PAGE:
“Ransom” premieres New Year’s Day in a primetime slot, but it moves immediately to Saturday nights. That sounds about right; the Canadian co-production is a “laundry folder” through and through.
If you’re unfamiliar with the term, it describes shows that don’t demand a viewer’s complete attention. For those staying home on a Saturday night paying bills or folding laundry, this generic thriller offers reasonably efficient if formulaic competence.
Luke Roberts stars as Eric Beaumont, the head of a private company that engages in crisis negotiations, many of them involving missing persons. As he and his employees explain to a couple in the first episode, when someone has been kidnapped, the police have two goals: Getting the hostage back and catching the criminals. Beaumont and his team only care about retrieving the person who’s been taken, and their services don’t come cheap.
As is the case with “Bull,” “Pure Genius” and Fox’s upcoming “APB,” “Ransom” is part of a wave of shows based on the premise that private contractors can do certain important jobs in law enforcement and medicine better than public servants, but that privatization subtext is by no means a major aspect of the drama. Nor are the characters the main draw; their backstories are generally rote and predictable, and the actors aren’t given a lot of meaty material to work with. Sarah Greene appeared to have a lot more fun playing a devilish character on Showtime’s “Penny Dreadful,” but she is serviceable here as Beaumont’s newest employee.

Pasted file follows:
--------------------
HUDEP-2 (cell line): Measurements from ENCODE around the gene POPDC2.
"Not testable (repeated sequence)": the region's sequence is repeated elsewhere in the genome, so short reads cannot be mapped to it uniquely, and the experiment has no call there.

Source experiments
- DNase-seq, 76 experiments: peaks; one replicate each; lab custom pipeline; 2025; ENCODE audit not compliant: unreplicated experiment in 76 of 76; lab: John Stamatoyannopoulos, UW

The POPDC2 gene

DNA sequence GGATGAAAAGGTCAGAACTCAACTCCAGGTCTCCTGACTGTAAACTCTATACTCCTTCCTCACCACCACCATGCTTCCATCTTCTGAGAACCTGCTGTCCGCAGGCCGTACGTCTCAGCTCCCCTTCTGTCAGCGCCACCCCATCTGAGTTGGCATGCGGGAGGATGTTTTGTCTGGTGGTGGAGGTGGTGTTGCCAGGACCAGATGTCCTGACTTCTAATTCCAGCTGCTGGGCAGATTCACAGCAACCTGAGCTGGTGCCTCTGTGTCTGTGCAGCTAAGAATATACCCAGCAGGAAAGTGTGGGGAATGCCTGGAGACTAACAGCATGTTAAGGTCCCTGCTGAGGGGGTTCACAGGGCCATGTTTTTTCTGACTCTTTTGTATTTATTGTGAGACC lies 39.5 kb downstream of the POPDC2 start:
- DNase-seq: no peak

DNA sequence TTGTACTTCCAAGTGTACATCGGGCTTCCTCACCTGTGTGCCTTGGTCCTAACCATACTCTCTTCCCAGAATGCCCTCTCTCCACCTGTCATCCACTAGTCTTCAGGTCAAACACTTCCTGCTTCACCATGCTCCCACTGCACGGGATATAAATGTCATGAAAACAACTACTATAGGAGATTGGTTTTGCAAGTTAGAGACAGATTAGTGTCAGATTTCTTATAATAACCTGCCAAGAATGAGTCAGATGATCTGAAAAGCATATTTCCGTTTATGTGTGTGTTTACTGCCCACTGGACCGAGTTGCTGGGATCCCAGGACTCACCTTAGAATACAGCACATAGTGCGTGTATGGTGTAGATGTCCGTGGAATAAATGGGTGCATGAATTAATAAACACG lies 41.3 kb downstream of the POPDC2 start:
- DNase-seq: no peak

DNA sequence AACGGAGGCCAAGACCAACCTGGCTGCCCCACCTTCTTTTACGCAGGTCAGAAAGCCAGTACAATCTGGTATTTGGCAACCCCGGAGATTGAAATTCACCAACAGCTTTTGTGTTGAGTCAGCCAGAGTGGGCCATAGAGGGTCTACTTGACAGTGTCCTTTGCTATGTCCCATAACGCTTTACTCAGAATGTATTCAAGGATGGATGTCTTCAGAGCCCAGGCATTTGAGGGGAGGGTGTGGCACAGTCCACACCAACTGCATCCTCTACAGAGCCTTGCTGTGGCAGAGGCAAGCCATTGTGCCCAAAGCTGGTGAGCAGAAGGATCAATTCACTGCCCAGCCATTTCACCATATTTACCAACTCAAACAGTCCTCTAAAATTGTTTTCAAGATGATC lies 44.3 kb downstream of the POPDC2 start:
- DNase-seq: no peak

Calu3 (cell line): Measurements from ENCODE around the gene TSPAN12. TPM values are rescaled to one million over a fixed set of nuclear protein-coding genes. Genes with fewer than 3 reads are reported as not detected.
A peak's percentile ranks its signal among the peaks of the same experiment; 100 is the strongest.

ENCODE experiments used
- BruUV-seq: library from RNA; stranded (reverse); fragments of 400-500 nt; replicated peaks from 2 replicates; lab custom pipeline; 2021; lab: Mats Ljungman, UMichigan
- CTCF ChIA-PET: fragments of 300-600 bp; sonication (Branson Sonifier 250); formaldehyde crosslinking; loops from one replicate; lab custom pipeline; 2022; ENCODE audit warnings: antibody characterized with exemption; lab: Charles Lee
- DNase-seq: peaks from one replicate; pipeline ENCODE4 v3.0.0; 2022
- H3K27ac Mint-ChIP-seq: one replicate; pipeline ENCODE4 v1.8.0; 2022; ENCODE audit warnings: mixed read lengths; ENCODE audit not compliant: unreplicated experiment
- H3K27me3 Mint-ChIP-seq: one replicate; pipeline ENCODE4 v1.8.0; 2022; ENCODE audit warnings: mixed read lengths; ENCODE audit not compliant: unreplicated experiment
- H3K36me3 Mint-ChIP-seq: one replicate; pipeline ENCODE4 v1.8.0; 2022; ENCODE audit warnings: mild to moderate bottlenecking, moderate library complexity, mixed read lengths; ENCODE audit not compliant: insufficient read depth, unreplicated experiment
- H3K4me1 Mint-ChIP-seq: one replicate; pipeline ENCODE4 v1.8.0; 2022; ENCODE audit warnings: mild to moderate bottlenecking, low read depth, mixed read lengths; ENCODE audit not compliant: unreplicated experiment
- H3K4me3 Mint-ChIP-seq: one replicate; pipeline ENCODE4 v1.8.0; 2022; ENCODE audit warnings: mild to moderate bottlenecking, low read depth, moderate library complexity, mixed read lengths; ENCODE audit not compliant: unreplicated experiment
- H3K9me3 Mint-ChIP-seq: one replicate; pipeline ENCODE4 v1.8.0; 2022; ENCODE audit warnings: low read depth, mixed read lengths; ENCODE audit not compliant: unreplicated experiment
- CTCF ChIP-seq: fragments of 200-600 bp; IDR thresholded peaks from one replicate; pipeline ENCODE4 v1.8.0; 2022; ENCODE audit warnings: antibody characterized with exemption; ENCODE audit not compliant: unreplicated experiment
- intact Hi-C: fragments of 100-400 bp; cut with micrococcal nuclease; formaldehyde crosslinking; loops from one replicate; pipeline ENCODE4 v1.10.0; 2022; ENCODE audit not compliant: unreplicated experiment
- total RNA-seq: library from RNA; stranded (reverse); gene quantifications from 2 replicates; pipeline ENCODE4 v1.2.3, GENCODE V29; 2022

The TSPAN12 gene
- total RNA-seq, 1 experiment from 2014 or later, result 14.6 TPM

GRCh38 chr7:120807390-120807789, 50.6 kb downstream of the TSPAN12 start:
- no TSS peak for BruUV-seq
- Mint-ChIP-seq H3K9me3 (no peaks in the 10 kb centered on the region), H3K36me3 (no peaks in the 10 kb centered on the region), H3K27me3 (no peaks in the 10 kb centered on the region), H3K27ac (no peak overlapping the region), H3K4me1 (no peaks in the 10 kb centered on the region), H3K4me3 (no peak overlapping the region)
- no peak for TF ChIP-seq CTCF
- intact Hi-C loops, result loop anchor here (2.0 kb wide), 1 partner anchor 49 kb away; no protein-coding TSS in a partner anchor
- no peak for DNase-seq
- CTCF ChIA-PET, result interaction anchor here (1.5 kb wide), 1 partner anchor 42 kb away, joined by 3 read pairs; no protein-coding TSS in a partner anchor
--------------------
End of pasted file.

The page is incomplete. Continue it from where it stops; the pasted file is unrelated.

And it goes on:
The focus of the show, at least in the first episode, is on the machinations of a kidnapping, and on that score, “Ransom” displays brisk energy. There are a few well-placed twists and turns, and even if “Ransom” is the kind of drama that depends, in a couple of instances, on a child being menaced in order to juice up the tension, it’s not a drama that goes to very dark places. CBS’ bread-and-butter is hourlong dramas in which bland but competent teams get the job done. In the pilot, “Ransom” hews to that template without offering much beyond it.
That said, for those looking for an acceptable cat-and-mouse thriller that doesn’t make too many demands on the psyche, “Ransom” should fill the bill well enough.